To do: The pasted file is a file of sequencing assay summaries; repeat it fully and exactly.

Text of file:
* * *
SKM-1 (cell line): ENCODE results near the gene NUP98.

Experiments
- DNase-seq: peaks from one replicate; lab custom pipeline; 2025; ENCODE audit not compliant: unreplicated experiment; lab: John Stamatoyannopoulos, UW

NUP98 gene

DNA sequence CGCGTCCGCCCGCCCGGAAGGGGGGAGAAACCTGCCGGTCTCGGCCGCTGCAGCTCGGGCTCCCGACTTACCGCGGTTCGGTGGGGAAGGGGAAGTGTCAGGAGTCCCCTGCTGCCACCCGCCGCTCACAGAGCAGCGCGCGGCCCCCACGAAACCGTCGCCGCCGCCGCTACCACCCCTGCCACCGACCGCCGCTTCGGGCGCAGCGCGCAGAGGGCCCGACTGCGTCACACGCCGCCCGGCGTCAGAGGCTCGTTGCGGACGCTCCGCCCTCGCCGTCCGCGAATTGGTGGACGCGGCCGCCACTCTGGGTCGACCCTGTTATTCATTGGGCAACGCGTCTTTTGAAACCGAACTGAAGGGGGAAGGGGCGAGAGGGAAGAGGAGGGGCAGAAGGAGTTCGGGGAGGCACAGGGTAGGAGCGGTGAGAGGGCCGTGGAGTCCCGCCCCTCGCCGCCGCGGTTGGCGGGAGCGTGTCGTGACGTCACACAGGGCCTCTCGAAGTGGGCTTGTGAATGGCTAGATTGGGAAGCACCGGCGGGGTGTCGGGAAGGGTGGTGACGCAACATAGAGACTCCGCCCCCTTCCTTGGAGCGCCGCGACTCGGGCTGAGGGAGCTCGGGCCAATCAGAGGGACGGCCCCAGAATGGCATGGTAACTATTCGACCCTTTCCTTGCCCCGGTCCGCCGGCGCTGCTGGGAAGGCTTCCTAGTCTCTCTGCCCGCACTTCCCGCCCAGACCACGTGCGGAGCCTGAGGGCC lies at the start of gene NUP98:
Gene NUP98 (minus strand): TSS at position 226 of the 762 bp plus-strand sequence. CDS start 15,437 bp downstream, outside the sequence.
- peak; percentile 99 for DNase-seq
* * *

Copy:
SKM-1 (cell line): ENCODE results near the gene NUP98.

Experiments
- DNase-seq: peaks from one replicate; lab custom pipeline; 2025; ENCODE audit not compliant: unreplicated experiment; lab: John Stamatoyannopoulos, UW

NUP98 gene

DNA sequence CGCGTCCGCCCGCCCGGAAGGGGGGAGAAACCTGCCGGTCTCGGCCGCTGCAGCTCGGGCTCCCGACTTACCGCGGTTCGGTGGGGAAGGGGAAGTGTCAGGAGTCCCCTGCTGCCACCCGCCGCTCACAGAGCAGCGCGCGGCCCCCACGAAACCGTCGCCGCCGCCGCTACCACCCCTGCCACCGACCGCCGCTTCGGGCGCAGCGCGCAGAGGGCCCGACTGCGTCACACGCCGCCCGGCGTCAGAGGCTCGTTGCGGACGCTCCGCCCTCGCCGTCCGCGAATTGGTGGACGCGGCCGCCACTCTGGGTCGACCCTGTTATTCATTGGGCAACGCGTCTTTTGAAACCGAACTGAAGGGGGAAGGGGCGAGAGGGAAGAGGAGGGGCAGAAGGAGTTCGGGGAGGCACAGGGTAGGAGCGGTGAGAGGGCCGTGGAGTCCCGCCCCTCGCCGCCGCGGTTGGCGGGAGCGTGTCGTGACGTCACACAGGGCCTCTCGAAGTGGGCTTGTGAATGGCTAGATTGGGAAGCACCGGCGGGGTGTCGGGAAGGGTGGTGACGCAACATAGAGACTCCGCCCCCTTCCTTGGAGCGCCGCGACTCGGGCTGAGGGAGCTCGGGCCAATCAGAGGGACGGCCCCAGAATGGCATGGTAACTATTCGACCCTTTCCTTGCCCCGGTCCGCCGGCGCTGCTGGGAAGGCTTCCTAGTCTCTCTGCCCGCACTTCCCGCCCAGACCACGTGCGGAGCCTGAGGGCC lies at the start of gene NUP98:
Gene NUP98 (minus strand): TSS at position 226 of the 762 bp plus-strand sequence. CDS start 15,437 bp downstream, outside the sequence.
- peak; percentile 99 for DNase-seq